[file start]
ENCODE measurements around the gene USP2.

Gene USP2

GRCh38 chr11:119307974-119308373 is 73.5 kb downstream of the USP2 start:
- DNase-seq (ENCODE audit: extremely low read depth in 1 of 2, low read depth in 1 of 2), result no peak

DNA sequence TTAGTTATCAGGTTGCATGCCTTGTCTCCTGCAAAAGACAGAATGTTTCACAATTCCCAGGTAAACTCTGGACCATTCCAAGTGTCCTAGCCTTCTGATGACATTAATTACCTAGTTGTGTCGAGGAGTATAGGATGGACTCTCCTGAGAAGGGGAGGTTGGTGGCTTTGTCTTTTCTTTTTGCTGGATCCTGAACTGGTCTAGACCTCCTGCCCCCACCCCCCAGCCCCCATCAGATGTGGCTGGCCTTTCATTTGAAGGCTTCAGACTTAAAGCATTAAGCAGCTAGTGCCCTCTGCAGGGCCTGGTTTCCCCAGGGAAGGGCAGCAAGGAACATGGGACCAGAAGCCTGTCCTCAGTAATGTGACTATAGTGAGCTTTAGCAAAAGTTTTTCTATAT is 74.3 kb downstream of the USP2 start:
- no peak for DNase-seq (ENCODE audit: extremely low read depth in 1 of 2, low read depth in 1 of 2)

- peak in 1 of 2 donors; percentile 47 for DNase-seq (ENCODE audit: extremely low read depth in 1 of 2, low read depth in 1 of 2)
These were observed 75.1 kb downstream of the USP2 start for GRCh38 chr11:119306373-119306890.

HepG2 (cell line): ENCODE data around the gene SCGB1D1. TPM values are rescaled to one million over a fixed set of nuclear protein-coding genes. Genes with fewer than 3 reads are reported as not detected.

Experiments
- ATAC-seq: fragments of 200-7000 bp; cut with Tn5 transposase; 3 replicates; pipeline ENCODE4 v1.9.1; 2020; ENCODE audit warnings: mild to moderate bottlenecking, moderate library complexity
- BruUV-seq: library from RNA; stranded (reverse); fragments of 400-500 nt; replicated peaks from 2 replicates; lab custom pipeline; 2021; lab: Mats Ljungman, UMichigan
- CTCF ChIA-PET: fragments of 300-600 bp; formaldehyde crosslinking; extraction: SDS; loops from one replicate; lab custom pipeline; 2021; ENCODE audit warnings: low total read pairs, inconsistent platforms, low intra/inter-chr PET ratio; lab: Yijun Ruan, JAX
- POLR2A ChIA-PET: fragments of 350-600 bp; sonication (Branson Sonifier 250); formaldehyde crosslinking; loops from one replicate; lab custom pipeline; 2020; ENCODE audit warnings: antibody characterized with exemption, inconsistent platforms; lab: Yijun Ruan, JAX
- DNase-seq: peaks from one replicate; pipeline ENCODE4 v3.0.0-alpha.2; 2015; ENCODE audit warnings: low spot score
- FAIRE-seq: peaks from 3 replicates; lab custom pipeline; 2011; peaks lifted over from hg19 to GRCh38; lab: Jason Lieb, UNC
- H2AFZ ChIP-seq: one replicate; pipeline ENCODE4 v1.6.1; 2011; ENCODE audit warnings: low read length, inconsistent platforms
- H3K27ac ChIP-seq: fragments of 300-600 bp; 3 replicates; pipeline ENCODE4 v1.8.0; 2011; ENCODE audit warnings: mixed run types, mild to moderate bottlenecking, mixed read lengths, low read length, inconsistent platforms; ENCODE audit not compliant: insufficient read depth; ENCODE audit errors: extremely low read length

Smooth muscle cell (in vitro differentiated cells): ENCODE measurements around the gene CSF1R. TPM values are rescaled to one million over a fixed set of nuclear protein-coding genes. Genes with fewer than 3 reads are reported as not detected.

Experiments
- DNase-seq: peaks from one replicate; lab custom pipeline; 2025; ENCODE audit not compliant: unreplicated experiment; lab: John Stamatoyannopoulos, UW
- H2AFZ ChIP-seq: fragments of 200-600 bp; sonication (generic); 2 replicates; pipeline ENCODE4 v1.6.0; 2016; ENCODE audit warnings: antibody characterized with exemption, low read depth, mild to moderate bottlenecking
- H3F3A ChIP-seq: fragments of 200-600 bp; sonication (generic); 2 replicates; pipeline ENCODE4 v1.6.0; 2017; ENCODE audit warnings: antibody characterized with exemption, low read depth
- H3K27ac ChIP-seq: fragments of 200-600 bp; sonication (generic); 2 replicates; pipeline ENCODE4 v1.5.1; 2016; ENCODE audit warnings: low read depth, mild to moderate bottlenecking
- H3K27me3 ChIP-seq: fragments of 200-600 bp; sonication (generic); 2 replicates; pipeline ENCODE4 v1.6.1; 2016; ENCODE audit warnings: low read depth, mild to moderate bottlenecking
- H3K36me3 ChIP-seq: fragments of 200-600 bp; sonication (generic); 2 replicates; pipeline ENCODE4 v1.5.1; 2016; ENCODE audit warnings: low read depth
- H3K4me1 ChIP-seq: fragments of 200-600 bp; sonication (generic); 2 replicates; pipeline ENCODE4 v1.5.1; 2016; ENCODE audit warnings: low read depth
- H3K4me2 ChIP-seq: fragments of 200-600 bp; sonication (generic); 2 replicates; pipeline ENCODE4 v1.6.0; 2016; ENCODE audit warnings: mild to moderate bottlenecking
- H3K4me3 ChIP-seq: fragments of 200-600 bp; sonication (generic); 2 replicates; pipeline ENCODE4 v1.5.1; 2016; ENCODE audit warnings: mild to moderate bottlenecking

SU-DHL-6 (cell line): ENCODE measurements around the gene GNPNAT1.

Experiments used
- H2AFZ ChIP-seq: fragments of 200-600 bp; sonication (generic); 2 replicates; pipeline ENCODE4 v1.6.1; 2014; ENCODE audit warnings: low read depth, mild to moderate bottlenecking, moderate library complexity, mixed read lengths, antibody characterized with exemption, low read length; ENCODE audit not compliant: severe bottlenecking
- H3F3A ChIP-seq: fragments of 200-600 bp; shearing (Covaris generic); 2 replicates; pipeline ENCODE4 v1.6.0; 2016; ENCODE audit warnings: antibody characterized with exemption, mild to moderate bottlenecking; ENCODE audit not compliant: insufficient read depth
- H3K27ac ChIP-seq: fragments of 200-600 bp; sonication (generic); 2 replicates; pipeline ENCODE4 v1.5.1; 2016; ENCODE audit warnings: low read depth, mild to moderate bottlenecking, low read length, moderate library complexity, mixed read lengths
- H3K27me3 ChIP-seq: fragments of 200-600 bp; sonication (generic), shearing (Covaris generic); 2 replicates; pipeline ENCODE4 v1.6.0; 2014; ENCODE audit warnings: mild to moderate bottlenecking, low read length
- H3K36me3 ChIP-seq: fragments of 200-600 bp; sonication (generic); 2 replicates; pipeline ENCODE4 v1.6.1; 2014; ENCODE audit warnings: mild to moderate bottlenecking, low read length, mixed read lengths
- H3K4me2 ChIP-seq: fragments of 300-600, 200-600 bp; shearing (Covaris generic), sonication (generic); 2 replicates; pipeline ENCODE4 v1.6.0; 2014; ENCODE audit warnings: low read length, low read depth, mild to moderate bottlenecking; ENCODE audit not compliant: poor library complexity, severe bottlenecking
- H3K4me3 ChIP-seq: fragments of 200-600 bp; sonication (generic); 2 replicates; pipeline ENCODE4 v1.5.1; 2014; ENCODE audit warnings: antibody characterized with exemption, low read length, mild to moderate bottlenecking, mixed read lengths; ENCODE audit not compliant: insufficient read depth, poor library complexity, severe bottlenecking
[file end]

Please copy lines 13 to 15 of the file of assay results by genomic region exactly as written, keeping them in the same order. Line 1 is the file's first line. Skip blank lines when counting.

- CTCF ChIA-PET: fragments of 300-600 bp; formaldehyde crosslinking; extraction: SDS; loops from one replicate; lab custom pipeline; 2021; ENCODE audit warnings: low total read pairs, inconsistent platforms, low intra/inter-chr PET ratio; lab: Yijun Ruan, JAX
- POLR2A ChIA-PET: fragments of 350-600 bp; sonication (Branson Sonifier 250); formaldehyde crosslinking; loops from one replicate; lab custom pipeline; 2020; ENCODE audit warnings: antibody characterized with exemption, inconsistent platforms; lab: Yijun Ruan, JAX
- DNase-seq: peaks from one replicate; pipeline ENCODE4 v3.0.0-alpha.2; 2015; ENCODE audit warnings: low spot score